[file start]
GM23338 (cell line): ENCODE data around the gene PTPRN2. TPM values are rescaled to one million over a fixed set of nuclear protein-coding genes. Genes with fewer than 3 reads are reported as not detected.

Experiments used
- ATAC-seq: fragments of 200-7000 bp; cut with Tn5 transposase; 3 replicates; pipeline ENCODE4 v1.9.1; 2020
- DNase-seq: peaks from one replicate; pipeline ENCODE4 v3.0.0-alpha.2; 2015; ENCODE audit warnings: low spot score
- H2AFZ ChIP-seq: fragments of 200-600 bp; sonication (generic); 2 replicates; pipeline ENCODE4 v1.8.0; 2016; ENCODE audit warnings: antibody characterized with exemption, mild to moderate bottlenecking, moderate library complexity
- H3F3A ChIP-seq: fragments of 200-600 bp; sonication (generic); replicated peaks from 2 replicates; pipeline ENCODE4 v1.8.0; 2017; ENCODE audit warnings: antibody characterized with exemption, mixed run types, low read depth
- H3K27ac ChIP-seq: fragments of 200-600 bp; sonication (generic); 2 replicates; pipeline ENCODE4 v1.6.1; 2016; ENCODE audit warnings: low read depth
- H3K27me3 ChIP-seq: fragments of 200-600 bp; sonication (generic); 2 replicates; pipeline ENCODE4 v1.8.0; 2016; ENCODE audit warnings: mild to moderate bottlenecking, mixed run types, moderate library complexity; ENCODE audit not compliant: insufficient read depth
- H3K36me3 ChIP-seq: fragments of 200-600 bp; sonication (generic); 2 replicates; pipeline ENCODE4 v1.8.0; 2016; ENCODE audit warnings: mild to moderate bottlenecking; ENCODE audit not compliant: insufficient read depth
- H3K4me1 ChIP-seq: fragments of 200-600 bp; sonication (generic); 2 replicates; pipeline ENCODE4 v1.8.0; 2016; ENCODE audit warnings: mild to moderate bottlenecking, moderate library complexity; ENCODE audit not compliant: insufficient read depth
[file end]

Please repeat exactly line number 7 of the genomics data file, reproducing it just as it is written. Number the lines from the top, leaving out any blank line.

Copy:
- H3K27ac ChIP-seq: fragments of 200-600 bp; sonication (generic); 2 replicates; pipeline ENCODE4 v1.6.1; 2016; ENCODE audit warnings: low read depth